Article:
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A tale of two masters


The EHR, like many new technologies, has capacity to improve the health and safety of our patients. So what can we do to make this happen?

Editor's Note: Welcome to Medical Economics' blog section which features contributions from members of the medical community. These blogs are an opportunity for bloggers to engage with readers about a topic that is top of mind, whether it is practice management, experiences with patients, the industry, medicine in general, or healthcare reform. The opinions expressed here are that of the authors and not UBM / Medical Economics.

I want to talk about the elephant in the room!

The EHR is everywhere-in the exam rooms, at the hospital bedside, in our offices, in meeting rooms and even in the dining rooms. We know from several recent studies that the “promise” of the EHR reducing time for clinical documentation and producing better communication has not been the reality. We are all aware that clinicians now spend more time connected to their computer screens than connected directly with our patients. This must change for the better.  

My role as a physician (a healer and helper of people) relies especially on the doctor-patient relationship and that needs both time and ability to maintain eye contact and connection. I realize there are some physicians that can type into the computer, listen to their patients, and engage them; unfortunately, many of us are not able to do this well-and we should not need to engage in this manner. 

Scribes can be helpful in some practices but that also adds a financial burden, an extra person in the room and a work-around for clunky electronic programs that serve two masters: the regulatory needs and the clinicians.

The EHR, like many new technologies, has capacity to improve the health and safety of our patients. So what can we do to make this happen?

  • We need to separate the two masters of the EHR: the regulatory/billing/coding necessities and the clinical/patient story and care management.

  • Stop using cut and paste. This adds to note bloat and can potentially cause harm if misinformation is carried forward.

  • Imbed a direct link to the State Prescription Monitoring Program (for controlled substances) into the EHR for every patient. My organization did this recently. It is a big time saver.

  • Demand that EHR vendors make it easier to get appropriate billing codes. If most search engines can find the correct diagnosis even when words are misspelled, why can’t our electronic records?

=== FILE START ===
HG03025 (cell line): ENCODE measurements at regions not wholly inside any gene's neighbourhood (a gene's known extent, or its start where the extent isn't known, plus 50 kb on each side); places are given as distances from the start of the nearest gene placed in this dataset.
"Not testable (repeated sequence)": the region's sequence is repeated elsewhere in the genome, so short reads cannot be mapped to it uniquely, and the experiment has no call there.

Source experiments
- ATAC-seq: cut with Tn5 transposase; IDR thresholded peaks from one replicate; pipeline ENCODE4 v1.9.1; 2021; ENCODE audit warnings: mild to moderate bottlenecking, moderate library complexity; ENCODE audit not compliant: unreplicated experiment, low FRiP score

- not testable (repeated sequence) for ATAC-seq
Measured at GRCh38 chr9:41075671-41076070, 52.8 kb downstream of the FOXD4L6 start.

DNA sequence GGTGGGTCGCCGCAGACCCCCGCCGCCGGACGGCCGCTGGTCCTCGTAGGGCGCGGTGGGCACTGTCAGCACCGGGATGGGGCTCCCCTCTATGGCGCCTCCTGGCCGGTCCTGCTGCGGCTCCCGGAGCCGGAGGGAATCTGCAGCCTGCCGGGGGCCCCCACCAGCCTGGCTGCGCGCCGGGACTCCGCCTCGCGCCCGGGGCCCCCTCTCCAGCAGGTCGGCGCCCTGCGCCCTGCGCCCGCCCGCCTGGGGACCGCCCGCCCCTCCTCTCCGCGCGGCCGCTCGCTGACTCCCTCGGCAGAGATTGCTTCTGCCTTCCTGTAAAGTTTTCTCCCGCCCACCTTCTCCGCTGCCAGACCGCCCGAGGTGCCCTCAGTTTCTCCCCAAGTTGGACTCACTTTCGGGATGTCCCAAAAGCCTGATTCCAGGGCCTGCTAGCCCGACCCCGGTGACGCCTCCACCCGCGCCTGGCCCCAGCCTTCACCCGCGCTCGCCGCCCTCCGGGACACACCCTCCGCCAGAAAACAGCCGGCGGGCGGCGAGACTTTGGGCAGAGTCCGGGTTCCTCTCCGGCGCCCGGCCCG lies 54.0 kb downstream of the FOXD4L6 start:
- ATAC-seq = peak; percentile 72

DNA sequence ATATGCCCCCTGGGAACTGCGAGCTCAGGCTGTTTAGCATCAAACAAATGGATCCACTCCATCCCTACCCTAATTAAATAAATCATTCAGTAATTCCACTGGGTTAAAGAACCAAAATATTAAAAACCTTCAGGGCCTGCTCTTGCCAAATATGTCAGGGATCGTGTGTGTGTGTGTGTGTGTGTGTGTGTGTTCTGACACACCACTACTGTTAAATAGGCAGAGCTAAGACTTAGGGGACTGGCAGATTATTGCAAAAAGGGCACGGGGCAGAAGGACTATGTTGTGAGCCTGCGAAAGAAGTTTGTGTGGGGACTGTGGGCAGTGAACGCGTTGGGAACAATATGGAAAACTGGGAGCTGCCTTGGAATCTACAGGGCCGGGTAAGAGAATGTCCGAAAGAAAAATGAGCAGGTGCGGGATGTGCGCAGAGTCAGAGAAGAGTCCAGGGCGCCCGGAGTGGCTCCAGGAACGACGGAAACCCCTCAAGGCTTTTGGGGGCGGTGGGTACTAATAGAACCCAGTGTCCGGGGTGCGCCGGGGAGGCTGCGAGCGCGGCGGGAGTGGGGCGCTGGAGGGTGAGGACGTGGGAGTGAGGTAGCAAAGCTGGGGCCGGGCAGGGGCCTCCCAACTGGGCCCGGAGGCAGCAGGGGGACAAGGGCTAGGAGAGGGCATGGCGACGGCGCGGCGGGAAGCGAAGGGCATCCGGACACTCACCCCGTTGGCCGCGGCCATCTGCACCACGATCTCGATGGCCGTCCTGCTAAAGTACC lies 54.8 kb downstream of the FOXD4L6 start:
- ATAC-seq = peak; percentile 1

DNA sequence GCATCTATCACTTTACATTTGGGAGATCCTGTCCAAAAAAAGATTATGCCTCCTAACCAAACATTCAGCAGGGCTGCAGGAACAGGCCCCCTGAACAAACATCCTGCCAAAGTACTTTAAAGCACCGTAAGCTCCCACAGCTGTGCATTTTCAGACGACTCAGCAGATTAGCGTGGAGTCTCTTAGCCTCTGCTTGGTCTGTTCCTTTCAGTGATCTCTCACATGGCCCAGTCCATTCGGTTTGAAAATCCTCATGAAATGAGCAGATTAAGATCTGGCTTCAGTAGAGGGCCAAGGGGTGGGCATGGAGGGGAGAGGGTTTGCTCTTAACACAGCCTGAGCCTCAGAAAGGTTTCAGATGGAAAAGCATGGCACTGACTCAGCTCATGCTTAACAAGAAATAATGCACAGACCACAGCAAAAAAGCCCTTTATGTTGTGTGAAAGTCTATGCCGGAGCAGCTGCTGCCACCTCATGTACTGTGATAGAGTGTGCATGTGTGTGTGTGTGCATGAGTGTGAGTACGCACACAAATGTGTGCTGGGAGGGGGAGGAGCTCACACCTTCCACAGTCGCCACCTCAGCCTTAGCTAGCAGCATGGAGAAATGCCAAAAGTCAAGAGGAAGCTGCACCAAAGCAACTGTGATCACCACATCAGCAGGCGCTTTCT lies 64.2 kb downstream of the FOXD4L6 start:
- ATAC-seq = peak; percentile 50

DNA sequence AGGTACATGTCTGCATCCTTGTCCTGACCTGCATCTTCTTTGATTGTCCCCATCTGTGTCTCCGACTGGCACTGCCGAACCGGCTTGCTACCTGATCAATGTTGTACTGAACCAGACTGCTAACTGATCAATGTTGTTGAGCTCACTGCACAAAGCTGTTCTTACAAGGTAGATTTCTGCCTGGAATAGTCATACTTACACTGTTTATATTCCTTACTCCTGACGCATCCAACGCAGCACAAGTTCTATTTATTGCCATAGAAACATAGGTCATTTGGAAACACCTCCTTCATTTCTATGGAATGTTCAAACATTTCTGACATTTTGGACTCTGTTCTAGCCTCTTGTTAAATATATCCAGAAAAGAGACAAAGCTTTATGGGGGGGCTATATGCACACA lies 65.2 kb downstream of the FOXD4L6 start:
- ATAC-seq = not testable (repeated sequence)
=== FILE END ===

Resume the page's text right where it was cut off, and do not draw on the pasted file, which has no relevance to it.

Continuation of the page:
• The clinic notes should be organized so the assessment and plan is readily available. Perhaps reorganizing from SOAP to APSO notes is one solution. 

  • Use team-based documentation for parts of the patients’ story, family history and health maintenance. This allows MAs, RNs and pharmacists to fully do their scope of practice and can reduce the documentation time for the physicians.  

  • We need to reduce the regulatory requirements (which drives a lot of repetitive documentation). (see my earlier blog on advocacy)

  • Make sure your practice has at least one EHR “super user” who can help you organize your favorites and effectively use other time savers.

  • Change your EHR password to something that makes you laugh or smile.

In the spirit of the season of gratitude, I will offer my own list of things for which I am grateful in regard to the EHR. 

  • I am grateful I do not have to write out prescriptions anymore.

  • I am grateful the EHR can make me aware of potential drug-drug interactions or duplicate scripts.

  • I am grateful to have the notes available to me from specialists and others to better care for my patients.

  • I am grateful that I have an IT team that can help trouble-shoot computer issues.

  • I am grateful I can access the charts remotely when needed.

  • I am grateful patients can have ready access to their records.

Like the stethoscope, the EHR can become that indispensable tool that fulfills its promise to improve patient care and safety and reduce the time burden on clinicians. We have much more work to do together for this to be a reality. 

Carrie Horwitch MD, MPH, is an internal medicine physician practicing in Seattle, Wash. Her column represents her own opinions and not her employer. 




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